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Steve Vaus song hits No. 1
Posted By -NO AUTHOR- On 10/22/2001 @ 1:00 am In Front Page | Comments Disabled
Singer-songwriter Steve Vaus’ inspirational patriotic anthem, written days after the terrorist attack on America, has hit the No. 1 spot on the MP3.com country charts of more than 1 million songs on the site, including some by mega-stars such as Martina McBride, Sugar Ray, Faith Hill, Kenny Rogers and Alicia Keys.
This achievement by Vaus’ “There Is an Eagle” was reached without the benefit of a recording contract and traditional industry publicity.
Since recorded last month, “There Is an Eagle” has been downloaded by tens of thousands of people and continues to soar on the country charts — up from No. 5 last week, according to Vaus.
Vaus is encouraging people to download it and tape it if they like. His goal is not money, but bringing some comfort and inspiration to the American people in the wake of the terrorist strikes.
“There have been few times in my life when I felt absolutely compelled to write songs — as though I had no other choice — as though God was saying, ‘Look, this is what your purpose, your reason for living is,’” explained Vaus, a San Diego recording artist who has worked with top stars, including Willie Nelson, Christine McVie and Kenny Rogers. “I felt that calling when I wrote ‘We Must Take America Back’ in 1992; when I wrote ‘Will You Be Among the Patriots’ in ’94; when I wrote ‘I Still Believe’ in ’97. But never more so than this past weekend.”
You can hear the song and read the lyrics on Vaus’ website.
“I had a vision — that’s the only way to describe it — of an eagle soaring above the rubble in New York City,” Vaus said. “And in my mind it was the same eagle that has soared over every battlefield America has ever fought for. And along with the eagle, I saw our flag.”
In 1992, Vaus signed a recording contract with RCA. The resulting CD was called “We Must Take America Back,” and the title track instantly struck a chord with Americans starved for entertainment that spoke to them, touched their hearts and reinforced their core values.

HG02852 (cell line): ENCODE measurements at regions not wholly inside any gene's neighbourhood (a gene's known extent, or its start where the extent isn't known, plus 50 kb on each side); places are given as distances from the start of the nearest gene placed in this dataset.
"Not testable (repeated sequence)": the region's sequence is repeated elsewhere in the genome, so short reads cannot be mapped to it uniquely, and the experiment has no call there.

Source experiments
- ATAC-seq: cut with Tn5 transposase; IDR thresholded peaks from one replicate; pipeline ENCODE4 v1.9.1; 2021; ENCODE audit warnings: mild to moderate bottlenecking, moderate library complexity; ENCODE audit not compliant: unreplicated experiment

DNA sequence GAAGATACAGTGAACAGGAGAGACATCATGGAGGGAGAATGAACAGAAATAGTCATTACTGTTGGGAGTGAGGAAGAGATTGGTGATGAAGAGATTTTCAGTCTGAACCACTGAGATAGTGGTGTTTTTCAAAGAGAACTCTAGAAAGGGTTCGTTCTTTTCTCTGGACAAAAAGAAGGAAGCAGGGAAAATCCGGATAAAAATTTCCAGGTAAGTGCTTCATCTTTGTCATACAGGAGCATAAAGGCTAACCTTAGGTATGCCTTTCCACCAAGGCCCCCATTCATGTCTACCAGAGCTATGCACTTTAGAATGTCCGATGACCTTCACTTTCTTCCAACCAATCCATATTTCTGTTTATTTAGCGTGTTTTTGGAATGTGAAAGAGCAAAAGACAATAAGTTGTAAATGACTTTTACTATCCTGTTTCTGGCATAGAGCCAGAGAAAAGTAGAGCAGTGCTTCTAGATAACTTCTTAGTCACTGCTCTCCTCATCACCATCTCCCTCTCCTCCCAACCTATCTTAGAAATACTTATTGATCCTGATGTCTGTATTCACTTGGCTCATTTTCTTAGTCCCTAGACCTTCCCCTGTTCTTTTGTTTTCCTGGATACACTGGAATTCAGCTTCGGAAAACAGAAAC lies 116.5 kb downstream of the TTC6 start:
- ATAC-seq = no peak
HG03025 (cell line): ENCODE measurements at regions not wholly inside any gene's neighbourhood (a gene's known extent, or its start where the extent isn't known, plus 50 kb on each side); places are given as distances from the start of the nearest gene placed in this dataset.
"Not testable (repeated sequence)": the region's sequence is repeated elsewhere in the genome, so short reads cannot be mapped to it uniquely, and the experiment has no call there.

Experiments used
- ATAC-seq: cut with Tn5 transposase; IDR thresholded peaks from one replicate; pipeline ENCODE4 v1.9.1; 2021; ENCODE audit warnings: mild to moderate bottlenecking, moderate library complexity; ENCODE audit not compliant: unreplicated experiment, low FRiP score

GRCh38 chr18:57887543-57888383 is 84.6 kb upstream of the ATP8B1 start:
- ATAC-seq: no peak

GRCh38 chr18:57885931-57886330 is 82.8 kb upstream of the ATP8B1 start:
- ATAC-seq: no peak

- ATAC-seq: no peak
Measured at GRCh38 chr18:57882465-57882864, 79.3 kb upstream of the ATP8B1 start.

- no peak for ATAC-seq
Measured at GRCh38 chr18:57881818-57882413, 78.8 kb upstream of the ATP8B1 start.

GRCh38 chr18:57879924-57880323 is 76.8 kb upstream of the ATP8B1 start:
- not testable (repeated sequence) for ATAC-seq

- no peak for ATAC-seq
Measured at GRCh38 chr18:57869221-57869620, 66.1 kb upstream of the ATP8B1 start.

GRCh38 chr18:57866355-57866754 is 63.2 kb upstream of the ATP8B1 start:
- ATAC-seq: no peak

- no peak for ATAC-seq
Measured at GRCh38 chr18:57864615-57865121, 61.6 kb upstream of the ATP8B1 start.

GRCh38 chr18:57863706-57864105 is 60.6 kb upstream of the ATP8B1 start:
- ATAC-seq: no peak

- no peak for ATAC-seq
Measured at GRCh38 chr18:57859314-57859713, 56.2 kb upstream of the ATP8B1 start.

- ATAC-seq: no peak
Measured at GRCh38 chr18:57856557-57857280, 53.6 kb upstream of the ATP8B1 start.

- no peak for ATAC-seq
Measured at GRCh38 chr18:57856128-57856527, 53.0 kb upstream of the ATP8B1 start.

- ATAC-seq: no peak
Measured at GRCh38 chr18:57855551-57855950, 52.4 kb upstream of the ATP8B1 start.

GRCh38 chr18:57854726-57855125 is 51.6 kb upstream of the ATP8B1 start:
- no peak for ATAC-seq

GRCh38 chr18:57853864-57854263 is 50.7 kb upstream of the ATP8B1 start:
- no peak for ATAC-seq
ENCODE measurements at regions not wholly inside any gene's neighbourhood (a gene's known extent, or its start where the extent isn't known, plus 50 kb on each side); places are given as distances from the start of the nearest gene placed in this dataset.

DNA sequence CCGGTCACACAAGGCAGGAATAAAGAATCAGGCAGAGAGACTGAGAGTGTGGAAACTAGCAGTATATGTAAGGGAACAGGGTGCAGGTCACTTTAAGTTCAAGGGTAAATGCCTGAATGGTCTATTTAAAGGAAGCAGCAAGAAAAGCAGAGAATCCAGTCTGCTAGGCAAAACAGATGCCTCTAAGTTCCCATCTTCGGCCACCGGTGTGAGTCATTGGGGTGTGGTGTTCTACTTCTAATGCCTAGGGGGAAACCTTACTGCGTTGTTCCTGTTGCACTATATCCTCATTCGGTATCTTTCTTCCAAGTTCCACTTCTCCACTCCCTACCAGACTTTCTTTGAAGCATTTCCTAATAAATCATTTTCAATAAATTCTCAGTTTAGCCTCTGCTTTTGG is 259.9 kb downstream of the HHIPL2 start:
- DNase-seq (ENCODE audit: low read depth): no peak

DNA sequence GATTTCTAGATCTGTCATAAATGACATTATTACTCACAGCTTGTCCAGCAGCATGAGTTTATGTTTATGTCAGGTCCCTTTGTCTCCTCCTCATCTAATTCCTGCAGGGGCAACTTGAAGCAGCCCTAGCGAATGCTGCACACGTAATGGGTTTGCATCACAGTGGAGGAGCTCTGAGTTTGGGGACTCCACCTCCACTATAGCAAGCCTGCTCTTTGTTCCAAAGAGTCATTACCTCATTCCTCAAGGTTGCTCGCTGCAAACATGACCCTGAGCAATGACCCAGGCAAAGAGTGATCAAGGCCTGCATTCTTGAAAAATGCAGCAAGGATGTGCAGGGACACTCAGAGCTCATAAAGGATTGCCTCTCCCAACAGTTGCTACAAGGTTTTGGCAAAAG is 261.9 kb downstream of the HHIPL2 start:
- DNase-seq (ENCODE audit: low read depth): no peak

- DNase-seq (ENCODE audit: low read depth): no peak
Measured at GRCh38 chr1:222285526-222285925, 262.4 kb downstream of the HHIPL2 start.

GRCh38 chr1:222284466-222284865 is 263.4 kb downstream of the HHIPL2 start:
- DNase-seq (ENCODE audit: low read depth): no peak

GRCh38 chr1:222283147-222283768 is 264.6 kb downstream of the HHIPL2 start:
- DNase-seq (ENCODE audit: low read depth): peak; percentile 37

“We must take America back,” Vaus sang. “Put an end to the gangs and the drugs in the street and the fact that the bad guys most always go free. That is wrong. We need leaders who lead us, not stick us and bleed us and take all our money and send it abroad. We must take America back. We need prayer in schools and more things made in USA. It’s the least we can do for the red, white and blue. We must take America back.”
The song began climbing the charts in some markets. Many radio stations found it was the most requested song in their inventory after listeners had a chance to hear it. Vaus’ star seemed to be rising.
But, after a few complaints from some big-city radio stations about the patriotic nature of the song, the company decided to pull the CD off the market.
Vaus, who has been without a record contract since his “We Must Take America Back” days, is aiming to bypass the music industry’s normal release track and get this song played on radio stations nationwide in the next few days by raising the production and distribution money independently. He’s also not selling the song, only his extensive collection of earlier CDs.
“I want this song to be more than a poignant moment just for now,” he says. “I want it to help us remember all that we have ever fought for, and how we pull together at times such as this – truly one nation under God, indivisible.”
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